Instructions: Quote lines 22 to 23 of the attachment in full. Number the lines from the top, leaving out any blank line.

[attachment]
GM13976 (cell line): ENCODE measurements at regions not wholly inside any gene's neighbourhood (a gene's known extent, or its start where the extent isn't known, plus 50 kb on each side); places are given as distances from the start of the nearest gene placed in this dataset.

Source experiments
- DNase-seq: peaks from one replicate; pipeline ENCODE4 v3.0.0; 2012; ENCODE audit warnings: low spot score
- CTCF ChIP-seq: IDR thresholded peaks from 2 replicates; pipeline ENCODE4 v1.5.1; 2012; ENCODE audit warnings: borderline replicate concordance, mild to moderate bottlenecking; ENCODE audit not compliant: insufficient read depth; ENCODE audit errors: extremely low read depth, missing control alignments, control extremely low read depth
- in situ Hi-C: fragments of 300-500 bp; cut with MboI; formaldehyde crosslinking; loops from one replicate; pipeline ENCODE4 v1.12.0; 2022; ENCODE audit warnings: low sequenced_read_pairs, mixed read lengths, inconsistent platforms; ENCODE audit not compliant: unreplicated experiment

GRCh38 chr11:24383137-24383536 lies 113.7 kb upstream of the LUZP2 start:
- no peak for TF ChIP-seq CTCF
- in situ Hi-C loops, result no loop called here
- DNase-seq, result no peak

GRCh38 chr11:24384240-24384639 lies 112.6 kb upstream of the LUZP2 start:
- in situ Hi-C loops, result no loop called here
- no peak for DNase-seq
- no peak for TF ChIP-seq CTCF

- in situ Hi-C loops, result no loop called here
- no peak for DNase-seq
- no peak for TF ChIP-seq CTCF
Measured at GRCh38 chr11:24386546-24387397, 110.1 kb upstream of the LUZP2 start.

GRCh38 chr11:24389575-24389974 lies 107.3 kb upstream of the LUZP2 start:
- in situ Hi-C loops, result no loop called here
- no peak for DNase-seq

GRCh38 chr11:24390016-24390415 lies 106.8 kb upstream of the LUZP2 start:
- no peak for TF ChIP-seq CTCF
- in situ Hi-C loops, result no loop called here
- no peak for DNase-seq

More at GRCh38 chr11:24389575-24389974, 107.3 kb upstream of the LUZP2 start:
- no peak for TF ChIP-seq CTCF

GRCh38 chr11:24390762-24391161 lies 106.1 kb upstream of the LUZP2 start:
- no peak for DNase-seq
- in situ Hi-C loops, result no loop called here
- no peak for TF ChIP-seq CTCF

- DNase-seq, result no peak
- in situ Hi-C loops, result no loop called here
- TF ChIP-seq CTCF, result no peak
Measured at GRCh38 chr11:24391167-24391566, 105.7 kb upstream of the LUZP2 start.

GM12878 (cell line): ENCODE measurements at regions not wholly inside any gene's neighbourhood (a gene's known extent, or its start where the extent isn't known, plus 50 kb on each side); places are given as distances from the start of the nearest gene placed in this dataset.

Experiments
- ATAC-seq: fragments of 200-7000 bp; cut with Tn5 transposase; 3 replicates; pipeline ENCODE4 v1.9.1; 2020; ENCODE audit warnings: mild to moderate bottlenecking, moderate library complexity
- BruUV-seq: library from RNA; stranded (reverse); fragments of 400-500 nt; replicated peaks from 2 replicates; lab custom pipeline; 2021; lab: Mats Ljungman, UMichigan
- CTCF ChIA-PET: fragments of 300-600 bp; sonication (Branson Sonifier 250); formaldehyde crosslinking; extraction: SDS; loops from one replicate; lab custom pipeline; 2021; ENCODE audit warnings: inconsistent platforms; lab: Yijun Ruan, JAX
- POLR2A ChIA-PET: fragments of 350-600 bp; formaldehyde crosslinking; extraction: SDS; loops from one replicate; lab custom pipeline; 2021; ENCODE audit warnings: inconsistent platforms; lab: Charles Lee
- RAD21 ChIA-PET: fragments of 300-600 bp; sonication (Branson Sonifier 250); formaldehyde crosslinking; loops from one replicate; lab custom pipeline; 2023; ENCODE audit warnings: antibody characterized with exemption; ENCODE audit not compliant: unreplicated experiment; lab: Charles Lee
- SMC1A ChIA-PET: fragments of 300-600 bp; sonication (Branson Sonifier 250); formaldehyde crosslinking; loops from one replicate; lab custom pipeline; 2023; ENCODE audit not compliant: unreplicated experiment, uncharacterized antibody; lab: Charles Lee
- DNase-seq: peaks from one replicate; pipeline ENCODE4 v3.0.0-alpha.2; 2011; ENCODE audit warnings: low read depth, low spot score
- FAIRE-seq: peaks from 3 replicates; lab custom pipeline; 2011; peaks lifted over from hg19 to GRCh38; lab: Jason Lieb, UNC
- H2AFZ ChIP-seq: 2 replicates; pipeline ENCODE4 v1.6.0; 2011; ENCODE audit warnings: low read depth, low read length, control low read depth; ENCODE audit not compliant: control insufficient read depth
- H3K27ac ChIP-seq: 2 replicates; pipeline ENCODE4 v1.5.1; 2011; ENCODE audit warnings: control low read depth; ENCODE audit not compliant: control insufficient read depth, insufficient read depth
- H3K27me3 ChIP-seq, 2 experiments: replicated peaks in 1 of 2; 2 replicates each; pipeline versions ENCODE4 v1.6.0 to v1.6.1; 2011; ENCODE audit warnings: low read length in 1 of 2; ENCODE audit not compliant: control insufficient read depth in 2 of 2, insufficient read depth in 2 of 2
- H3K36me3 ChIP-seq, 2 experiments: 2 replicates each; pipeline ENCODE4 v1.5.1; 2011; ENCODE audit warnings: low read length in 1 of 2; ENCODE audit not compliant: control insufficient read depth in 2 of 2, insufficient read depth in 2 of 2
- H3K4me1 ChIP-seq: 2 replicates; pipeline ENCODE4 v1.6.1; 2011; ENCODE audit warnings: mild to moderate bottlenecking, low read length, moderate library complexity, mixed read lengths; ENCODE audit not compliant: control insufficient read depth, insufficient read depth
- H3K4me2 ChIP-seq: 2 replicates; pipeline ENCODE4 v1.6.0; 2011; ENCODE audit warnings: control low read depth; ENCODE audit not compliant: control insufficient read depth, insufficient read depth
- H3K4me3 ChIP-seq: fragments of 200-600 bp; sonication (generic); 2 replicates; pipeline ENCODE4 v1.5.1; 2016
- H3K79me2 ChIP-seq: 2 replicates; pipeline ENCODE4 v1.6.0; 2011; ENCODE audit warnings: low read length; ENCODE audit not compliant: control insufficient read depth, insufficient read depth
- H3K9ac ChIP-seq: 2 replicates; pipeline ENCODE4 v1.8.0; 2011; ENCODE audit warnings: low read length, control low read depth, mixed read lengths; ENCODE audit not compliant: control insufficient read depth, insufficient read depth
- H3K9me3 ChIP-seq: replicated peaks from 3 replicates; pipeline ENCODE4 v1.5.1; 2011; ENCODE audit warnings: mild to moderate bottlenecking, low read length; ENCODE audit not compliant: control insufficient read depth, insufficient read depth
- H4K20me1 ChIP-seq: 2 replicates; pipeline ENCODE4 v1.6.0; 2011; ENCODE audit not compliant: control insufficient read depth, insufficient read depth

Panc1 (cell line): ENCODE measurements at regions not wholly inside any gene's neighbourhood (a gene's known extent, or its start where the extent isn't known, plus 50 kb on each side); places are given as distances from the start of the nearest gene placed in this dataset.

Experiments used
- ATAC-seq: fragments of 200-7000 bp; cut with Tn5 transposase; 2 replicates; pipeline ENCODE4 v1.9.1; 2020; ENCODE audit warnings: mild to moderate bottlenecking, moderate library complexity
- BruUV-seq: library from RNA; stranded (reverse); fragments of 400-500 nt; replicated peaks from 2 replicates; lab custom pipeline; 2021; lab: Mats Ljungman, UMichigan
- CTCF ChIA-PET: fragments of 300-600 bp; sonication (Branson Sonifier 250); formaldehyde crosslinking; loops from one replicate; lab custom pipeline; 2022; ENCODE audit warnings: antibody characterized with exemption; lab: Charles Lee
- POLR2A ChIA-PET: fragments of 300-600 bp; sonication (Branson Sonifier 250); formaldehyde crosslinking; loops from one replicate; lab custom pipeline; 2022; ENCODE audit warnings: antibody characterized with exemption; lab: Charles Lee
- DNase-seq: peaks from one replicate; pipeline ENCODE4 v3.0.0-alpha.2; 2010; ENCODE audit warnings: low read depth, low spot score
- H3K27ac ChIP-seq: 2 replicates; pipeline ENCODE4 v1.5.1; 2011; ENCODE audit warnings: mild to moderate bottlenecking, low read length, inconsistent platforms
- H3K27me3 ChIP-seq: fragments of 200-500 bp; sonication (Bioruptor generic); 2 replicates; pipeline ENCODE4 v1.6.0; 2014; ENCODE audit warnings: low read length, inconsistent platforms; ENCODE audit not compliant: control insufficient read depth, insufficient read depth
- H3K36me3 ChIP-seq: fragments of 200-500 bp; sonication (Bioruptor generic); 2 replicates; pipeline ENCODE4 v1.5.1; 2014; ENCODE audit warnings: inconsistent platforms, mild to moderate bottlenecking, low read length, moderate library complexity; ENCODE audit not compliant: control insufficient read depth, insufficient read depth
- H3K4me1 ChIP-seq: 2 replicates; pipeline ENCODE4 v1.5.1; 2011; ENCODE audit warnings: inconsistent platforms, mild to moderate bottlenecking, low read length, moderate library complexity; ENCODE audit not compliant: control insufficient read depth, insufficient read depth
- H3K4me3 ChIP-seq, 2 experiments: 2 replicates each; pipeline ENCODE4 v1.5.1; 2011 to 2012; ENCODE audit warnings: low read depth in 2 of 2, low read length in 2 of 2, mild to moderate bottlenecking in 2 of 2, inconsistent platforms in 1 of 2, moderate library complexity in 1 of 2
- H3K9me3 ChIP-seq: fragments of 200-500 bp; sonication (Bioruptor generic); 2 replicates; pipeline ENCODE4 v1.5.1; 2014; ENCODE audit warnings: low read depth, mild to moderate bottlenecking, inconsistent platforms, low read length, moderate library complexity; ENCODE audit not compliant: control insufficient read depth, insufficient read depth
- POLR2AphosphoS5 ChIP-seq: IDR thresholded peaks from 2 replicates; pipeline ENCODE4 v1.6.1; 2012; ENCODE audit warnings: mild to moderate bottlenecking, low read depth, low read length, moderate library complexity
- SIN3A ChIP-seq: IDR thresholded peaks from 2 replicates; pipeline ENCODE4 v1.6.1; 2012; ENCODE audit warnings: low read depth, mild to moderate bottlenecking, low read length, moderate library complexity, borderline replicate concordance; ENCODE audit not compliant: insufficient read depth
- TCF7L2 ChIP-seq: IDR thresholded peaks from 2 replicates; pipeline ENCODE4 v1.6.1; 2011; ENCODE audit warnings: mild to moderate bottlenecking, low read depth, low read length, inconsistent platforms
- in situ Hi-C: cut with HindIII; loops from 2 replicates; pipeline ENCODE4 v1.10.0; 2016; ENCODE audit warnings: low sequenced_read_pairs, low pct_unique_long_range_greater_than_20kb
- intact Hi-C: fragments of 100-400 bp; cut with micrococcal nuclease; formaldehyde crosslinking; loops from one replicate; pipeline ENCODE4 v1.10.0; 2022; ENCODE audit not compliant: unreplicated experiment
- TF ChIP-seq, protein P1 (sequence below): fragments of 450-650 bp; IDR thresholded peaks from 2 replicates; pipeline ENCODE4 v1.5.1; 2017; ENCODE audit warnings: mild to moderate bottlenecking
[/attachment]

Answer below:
- no peak for TF ChIP-seq CTCF
- in situ Hi-C loops, result no loop called here